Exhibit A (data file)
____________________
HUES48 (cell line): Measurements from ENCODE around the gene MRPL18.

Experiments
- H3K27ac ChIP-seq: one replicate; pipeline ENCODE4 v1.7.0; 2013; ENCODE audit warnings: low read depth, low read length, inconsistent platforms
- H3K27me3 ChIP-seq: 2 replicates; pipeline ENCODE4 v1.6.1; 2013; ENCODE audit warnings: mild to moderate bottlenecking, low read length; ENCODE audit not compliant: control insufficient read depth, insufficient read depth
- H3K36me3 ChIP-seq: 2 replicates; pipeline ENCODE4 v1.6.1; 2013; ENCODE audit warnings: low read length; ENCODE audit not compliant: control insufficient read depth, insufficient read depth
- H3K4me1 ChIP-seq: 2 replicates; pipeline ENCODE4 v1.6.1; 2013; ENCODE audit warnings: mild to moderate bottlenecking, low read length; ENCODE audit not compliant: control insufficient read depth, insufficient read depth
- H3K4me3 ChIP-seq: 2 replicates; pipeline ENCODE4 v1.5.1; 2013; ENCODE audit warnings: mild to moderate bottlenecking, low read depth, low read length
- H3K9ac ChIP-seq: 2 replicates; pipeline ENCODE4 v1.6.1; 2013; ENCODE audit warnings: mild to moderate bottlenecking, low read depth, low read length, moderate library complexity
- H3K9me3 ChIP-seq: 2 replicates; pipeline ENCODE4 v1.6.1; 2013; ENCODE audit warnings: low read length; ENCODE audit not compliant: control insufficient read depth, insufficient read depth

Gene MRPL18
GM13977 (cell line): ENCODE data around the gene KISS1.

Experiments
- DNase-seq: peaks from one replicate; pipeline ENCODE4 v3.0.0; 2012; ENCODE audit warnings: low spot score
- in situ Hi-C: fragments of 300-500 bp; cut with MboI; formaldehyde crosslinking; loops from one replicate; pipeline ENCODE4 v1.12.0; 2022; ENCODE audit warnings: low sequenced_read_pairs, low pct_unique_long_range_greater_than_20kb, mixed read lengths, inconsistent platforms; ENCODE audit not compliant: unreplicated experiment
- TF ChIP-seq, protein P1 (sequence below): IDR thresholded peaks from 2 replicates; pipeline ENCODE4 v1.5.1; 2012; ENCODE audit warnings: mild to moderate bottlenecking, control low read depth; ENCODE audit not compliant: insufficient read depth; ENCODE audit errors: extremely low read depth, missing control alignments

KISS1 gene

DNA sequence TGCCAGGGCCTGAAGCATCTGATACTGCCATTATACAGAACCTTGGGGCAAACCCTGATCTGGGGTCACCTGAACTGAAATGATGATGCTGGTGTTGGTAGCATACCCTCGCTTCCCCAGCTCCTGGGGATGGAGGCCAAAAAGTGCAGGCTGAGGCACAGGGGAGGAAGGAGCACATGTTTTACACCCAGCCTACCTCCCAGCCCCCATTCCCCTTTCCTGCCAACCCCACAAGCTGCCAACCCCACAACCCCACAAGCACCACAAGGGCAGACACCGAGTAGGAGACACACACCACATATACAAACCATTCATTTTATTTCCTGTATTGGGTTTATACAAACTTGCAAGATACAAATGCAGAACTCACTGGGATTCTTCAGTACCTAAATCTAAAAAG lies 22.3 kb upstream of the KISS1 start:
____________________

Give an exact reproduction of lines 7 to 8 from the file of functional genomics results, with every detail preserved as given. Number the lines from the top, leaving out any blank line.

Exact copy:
- H3K4me3 ChIP-seq: 2 replicates; pipeline ENCODE4 v1.5.1; 2013; ENCODE audit warnings: mild to moderate bottlenecking, low read depth, low read length
- H3K9ac ChIP-seq: 2 replicates; pipeline ENCODE4 v1.6.1; 2013; ENCODE audit warnings: mild to moderate bottlenecking, low read depth, low read length, moderate library complexity